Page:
Germs hiding in your hand towels -


Germs hiding in your hand towels

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We know the world is full of germs, but we don't like it when they invade our homes.

However, a world-renowned germ expert found millions of potentially disease-causing microbes in one of the most private rooms in the house.

When we think about germs that can hurt us, it's the one spot we might not think enough about - the bathroom. And not where you might think.

Not the toilet. Not the bath. We're referring to your hand towel.

"We thought towels were very dry, there wouldn't be a lot of bacteria. We thought we'd have a hard time finding them, but they were jumping out at us actually there were so many in there," says Dr. Charles Gerba, a University of Arizona microbiologist.

Gerba is always looking for where germs are hiding, and his new study shows once again they're where we would least expect.

"Eww. Gross. It is gross," says Donetta Welker after hearing Gerba has found millions of germs on bathroom hand towels.

Her friend, Georgene Kitterman, asks, "In my bathroom at home? Yeah, that does surprise me, because I am careful about washing my hands all the time."

And in some homes, that could be part of the problem: Not washing well enough.

"So just think about it. You wash your hands and you dry it in the towel and then maybe you had some E. coli or salmonella on there and they get into the towel. It's wet. It's moist. They grow," Gerba says. "You may start out with a few, but in a few days you've got millions."

What kinds of germs?

"We tested 500 towels from across the United States and Canada," Gerba says. "Actually they're loaded with fecal bacteria. E. coli are very common in high numbers. And in some towels we even found salmonella bacteria."

Donetta Welker sees another big problem there. "Gross. Because I use my hand towel to dry my face off," she says. And she's not the only one.

"So really every time you think you're wiping your face off, you're putting your face in a towel full of E. coli. You might as well stick your head in a toilet and flush it," Gerba says.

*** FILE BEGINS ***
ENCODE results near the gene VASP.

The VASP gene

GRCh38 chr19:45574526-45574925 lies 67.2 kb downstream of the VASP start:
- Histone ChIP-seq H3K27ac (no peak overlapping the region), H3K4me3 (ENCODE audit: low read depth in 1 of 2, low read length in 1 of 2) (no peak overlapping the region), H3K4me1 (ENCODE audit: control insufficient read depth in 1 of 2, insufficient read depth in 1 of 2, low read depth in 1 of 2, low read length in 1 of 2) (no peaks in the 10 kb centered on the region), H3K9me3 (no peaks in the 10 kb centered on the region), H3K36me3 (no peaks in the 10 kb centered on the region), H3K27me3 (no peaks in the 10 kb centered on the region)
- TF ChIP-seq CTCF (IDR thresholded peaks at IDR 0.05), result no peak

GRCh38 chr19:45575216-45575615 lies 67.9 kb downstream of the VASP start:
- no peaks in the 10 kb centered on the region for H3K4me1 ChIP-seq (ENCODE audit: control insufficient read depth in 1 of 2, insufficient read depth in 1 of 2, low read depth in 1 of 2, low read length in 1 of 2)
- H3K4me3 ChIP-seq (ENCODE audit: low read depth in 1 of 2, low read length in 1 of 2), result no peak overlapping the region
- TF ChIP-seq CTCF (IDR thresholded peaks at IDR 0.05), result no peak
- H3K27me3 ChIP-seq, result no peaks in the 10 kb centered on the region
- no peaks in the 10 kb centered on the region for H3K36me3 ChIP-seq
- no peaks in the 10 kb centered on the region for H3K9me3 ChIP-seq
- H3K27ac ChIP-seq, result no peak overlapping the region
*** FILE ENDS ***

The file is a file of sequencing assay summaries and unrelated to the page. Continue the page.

If that's not bad enough, Gerba tested brand new towels, thinking to use them as a control group.

It didn't work. He found fecal bacteria there, too.

Brand new towels?

"Brand new towels," he says. "Yeah, that you get at the store. That's what we did and we found them in there. We were surprised. Apparently, even when they wash them and dry them after manufacture, they still get coliform bacteria in them."

"It didn't shock me at all," says Charles Strauss. "But you know there's probably some people that believe that everything comes out of their dryers fine."

So Gerba says we might want to look at changing our habits, maybe even using paper towels in the bathroom.

But if you do prefer cloth towels, he recommends washing them in very hot water, and using bleach or a bleach substitute.

He found hot water and detergent are not enough.

And, change the towels more frequently.

Gerba says, "What we've learned is you probably should change them on a regular basis -- maybe every two or three days. You let them go a week and there's large numbers, millions of bacteria inside of that towel."

As Dr. Gerba says, we live with germs all around us, so there's no need to panic. It's just a good idea to be aware.

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